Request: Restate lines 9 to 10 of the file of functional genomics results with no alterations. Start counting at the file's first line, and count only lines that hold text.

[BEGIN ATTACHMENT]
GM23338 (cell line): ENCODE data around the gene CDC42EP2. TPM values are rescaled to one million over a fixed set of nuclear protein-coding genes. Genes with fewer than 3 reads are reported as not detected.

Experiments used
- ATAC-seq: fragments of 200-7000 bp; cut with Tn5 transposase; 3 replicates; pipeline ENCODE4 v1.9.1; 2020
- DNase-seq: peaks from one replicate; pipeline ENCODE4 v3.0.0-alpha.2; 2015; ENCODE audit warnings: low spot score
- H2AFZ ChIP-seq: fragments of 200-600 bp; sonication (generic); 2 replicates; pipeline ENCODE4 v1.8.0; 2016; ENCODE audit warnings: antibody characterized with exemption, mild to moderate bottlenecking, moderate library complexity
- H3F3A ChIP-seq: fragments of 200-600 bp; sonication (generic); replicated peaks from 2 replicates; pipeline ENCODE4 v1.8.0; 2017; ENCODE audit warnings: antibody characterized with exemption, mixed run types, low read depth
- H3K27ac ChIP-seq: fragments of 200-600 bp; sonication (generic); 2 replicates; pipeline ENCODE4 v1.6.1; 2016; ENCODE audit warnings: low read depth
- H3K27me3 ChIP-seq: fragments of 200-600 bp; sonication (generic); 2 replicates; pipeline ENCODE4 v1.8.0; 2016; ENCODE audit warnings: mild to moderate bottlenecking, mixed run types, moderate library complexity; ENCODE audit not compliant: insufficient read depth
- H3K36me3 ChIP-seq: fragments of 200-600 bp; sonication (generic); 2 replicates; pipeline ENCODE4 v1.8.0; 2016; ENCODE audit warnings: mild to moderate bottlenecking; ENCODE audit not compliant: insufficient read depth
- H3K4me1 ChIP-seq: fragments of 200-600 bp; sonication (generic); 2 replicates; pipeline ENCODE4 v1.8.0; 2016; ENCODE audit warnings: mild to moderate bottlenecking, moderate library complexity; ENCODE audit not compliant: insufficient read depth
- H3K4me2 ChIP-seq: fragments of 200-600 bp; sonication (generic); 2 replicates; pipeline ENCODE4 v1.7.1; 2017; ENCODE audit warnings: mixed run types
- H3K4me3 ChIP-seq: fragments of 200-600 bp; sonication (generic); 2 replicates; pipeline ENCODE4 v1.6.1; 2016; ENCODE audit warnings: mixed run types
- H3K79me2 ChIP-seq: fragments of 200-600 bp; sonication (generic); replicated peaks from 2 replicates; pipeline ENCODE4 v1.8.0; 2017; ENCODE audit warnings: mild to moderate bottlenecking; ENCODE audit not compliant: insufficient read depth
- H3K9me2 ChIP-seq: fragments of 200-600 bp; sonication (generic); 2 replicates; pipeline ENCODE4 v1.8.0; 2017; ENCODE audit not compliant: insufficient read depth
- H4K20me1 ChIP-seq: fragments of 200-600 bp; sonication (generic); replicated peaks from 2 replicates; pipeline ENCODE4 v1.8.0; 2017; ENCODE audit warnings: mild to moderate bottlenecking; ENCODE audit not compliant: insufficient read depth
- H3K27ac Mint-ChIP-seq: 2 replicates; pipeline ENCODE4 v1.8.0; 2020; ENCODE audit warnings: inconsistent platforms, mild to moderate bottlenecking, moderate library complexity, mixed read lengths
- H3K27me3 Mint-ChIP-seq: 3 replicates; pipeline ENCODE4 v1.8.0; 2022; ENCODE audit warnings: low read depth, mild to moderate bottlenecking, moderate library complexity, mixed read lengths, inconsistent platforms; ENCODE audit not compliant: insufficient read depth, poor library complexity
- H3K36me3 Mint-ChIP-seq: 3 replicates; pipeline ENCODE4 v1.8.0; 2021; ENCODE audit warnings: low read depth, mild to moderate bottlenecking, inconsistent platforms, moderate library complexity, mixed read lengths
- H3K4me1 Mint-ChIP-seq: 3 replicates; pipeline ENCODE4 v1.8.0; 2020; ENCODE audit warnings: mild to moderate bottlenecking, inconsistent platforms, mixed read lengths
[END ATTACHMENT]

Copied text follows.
- H3K36me3 ChIP-seq: fragments of 200-600 bp; sonication (generic); 2 replicates; pipeline ENCODE4 v1.8.0; 2016; ENCODE audit warnings: mild to moderate bottlenecking; ENCODE audit not compliant: insufficient read depth
- H3K4me1 ChIP-seq: fragments of 200-600 bp; sonication (generic); 2 replicates; pipeline ENCODE4 v1.8.0; 2016; ENCODE audit warnings: mild to moderate bottlenecking, moderate library complexity; ENCODE audit not compliant: insufficient read depth